Sooner or later—as the years spin by, the message becomes crystal clear—you must transfer your business. And if you're typical, the transfer will be made to one or more of your children.
Sooner or later—as the years spin by, the message becomes crystal clear—you must transfer your business. And if you're typical, the transfer will be made to one or more of your children. What's the most common form of transfer? Hands down, it's a sale of the business.
Let's follow the triple hit to your family when you as a business owner (say Joe) sell to your child (say Sam). Suppose Sam will pay Joe an amount equal to the fair market value of the business over a period of years plus interest.
The tax tragedy starts with Sam. Since he can't deduct the cost of the stock from his current income, he is forced to first earn the money, pay the tax and has only the balance to pay Joe. That's TAX NUMBER ONE. By the way, a smart tax move is to elect S Corporation status. This move accomplishes two purposes: (1) the interest paid to Joe becomes deductible by Sam, and (2) corporate profits can be withdrawn by Sam, free of a dividend tax, to pay Joe for the stock.
What happens when Joe receives the payments? The interest is fully taxable. The profit on the sale of the stock is taxable as a capital gain. That's TAX NUMBER TWO.
Let's review the stock purchase tax damage so far in round numbers. Sam must earn about $1,650 subject to a $650 income tax bite (including state tax) for every $1,000 paid to Joe. If Joe's tax basis for the stock is $100, he must pay capital gains tax of about $180 on the $900 profit. What's left?...$820, less than half the $1,650 Sam must earn. In addition, Sam must pay interest on the unpaid balance of the stock purchase price.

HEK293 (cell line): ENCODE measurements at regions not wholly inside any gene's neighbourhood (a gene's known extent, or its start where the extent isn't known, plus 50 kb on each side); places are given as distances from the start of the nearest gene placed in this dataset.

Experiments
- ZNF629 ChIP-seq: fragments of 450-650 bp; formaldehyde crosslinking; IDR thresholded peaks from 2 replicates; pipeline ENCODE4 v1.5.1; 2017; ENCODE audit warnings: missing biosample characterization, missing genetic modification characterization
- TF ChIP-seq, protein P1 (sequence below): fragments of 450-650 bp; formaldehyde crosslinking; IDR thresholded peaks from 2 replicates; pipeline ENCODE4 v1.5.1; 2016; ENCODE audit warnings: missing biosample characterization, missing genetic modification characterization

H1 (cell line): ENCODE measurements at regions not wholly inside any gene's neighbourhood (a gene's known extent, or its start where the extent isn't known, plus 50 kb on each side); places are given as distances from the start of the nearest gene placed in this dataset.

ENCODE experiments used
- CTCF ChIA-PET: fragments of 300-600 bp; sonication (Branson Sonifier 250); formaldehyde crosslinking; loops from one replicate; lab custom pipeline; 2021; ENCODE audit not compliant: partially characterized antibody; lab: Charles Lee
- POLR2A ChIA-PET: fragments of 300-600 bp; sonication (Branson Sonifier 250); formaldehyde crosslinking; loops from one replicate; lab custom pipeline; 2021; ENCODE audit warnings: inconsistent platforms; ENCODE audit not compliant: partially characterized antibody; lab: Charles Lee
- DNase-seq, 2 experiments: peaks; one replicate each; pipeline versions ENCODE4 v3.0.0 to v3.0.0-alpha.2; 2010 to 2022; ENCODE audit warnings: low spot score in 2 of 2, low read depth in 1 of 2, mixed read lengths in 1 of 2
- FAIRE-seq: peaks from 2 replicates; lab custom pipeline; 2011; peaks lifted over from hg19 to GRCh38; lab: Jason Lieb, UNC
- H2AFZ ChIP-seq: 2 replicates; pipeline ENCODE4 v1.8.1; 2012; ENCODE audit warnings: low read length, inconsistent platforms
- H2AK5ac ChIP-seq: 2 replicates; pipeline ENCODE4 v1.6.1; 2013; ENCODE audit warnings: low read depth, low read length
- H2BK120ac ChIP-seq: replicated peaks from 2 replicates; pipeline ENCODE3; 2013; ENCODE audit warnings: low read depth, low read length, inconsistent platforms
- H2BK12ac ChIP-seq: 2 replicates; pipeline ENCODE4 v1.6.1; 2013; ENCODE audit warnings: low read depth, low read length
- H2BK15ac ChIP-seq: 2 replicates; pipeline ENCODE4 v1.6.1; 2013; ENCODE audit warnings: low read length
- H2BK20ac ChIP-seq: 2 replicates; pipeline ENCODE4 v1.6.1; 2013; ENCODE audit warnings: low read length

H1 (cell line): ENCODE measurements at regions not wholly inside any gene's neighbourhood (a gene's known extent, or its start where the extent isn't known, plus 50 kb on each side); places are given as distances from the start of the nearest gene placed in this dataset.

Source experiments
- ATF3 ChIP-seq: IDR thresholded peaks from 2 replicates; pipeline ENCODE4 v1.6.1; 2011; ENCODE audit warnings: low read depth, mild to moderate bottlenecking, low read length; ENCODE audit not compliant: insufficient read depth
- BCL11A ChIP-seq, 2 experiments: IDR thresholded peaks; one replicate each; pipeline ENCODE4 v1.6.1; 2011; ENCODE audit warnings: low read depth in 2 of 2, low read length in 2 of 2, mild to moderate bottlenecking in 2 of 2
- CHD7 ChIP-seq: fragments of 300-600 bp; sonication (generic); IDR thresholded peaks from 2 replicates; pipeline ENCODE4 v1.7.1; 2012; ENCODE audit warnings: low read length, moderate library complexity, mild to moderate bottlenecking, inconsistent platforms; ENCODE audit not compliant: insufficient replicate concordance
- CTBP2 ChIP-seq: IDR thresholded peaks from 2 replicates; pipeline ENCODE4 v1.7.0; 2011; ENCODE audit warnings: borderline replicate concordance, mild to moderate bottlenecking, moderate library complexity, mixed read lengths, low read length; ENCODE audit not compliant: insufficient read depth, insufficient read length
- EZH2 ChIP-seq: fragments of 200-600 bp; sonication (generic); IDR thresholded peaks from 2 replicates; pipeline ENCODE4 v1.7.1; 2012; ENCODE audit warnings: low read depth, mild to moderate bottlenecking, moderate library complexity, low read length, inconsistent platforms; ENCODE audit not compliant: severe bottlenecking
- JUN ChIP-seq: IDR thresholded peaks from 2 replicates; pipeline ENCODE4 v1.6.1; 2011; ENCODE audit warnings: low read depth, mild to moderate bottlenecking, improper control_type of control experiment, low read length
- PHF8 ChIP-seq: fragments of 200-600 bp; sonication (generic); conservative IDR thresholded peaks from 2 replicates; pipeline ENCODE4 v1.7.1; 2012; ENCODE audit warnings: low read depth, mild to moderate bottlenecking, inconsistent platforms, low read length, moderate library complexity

Finally, when Joe dies, the after-tax profit from the stock sale ($820) will be subject to the estate tax. Probably another 55 percent tax slice (taking $451) and leaving $369 for Joe's heirs. And that's TAX NUMBER THREE. To summarize: Only $369 is left out of $1,650.
Properly done, most business owners transfer their business to their kids without losing any dollars to the IRS.
It's business and fun all rolled into one...taking clients or customers to the ball game. Or giving these same or other strictly business contacts tickets to attend without you.
Is the cost of these tickets given to your business contacts deductible? As an entertainment expense?...NO!...unless you comply with some strict rules. As a gift? ...MAYBE! The rules to capture a deduction for tickets are simple, but very precise.
For example, if you and a potential customer go to a football game together, the tax rules for entertainment expenses come into play. At best you can deduct only 50 percent of the cost of both tickets, but only if the game precedes or follows a "substantial business discussion." To nail down the deduction, keep a record of the date, time and place where the discussion took place and, of course, the name of the person entertained and the nature for the business discussed.
Suppose you simply give a ticket to the opera to your customer. You have a tax choice: (1) you can deduct 50 percent of the customer's ticket as business entertainment if you meet the business-discussion rule, or (2) you can treat the ticket as a business gift. As a gift, there is no percentage limitation and no requirement for a business discussion. But your deduction cannot exceed $25 per person per year.
The sad truth is that many businesses get clobbered by the IRS for inadvertently deducting entertainment, travel and auto.blog comments powered by Disqus